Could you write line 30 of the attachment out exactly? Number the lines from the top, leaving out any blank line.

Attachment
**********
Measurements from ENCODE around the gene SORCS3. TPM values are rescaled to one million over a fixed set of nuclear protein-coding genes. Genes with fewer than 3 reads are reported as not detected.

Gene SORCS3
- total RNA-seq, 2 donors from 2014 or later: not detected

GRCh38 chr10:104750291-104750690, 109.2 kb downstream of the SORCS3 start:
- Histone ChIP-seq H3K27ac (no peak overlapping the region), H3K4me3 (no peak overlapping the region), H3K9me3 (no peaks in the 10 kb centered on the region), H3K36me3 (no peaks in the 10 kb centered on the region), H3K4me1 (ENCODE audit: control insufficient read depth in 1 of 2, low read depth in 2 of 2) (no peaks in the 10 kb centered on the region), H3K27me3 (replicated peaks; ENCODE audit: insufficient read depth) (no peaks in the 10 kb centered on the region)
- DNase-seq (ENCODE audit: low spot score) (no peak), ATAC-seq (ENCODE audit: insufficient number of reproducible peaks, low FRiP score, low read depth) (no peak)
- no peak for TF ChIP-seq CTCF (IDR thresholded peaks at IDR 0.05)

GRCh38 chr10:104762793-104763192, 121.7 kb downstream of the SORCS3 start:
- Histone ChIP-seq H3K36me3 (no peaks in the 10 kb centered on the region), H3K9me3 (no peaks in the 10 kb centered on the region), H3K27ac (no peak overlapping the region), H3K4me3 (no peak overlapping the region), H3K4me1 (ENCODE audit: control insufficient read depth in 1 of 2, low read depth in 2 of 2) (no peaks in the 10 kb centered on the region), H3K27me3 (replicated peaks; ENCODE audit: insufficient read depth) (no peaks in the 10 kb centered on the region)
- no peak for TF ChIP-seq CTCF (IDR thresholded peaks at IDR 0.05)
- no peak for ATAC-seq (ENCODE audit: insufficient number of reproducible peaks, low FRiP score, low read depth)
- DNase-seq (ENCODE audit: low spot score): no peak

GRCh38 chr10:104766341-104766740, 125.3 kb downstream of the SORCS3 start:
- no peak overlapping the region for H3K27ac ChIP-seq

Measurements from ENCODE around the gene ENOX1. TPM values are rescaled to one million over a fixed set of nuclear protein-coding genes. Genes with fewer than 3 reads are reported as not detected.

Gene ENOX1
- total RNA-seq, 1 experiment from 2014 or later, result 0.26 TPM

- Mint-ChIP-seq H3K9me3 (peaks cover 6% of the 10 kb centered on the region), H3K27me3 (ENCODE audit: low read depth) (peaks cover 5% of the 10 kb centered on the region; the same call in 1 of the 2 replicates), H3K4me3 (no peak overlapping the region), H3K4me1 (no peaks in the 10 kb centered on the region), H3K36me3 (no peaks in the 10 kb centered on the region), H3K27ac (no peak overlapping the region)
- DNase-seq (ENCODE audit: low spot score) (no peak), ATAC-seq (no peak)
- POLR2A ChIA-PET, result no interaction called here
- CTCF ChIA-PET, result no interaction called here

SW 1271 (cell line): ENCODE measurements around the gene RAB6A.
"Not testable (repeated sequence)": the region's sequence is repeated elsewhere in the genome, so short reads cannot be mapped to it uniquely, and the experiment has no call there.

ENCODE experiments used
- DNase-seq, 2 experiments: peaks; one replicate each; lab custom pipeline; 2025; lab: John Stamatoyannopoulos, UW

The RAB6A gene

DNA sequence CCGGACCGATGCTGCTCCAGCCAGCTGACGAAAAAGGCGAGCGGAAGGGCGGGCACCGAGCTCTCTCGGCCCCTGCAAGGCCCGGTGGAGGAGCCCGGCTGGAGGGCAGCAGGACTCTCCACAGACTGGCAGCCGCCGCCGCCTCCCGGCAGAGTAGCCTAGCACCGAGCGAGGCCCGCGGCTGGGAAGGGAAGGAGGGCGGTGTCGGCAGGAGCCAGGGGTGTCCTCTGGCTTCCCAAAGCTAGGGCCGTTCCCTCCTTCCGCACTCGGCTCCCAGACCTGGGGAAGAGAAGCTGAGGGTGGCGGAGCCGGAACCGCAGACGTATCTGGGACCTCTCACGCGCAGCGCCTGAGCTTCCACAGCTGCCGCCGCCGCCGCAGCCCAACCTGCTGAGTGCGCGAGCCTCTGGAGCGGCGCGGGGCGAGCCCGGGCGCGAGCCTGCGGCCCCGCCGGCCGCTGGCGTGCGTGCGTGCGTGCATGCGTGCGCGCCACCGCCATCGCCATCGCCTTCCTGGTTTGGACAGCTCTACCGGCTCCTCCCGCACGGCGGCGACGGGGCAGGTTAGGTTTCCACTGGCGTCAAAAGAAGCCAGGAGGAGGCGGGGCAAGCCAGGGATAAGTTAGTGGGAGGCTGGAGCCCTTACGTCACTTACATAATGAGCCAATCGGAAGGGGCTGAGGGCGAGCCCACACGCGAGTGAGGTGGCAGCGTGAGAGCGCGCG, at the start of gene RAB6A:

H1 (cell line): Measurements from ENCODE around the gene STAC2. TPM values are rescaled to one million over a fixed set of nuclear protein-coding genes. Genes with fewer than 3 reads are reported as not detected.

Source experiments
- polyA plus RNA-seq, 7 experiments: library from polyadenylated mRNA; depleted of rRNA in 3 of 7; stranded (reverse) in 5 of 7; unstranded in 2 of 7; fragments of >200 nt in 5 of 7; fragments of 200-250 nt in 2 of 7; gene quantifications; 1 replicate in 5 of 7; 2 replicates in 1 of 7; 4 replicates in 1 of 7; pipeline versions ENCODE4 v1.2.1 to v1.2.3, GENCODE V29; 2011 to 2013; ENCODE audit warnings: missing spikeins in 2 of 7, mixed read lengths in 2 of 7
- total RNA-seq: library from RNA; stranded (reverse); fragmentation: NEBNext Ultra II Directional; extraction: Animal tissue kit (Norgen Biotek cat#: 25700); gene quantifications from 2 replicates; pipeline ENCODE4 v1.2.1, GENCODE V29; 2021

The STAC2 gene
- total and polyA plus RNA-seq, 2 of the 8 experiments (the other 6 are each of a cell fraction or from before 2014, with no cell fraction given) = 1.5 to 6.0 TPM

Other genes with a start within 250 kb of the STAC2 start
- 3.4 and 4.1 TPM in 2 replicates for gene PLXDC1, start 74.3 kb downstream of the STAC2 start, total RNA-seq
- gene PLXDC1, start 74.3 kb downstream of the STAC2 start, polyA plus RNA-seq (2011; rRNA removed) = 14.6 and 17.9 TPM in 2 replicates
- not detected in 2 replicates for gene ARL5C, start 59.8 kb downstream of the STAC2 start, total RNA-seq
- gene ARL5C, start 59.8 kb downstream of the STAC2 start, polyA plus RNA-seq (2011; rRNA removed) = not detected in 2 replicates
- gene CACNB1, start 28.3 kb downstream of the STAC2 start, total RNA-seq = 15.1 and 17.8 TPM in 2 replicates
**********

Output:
- polyA plus RNA-seq, 7 experiments: library from polyadenylated mRNA; depleted of rRNA in 3 of 7; stranded (reverse) in 5 of 7; unstranded in 2 of 7; fragments of >200 nt in 5 of 7; fragments of 200-250 nt in 2 of 7; gene quantifications; 1 replicate in 5 of 7; 2 replicates in 1 of 7; 4 replicates in 1 of 7; pipeline versions ENCODE4 v1.2.1 to v1.2.3, GENCODE V29; 2011 to 2013; ENCODE audit warnings: missing spikeins in 2 of 7, mixed read lengths in 2 of 7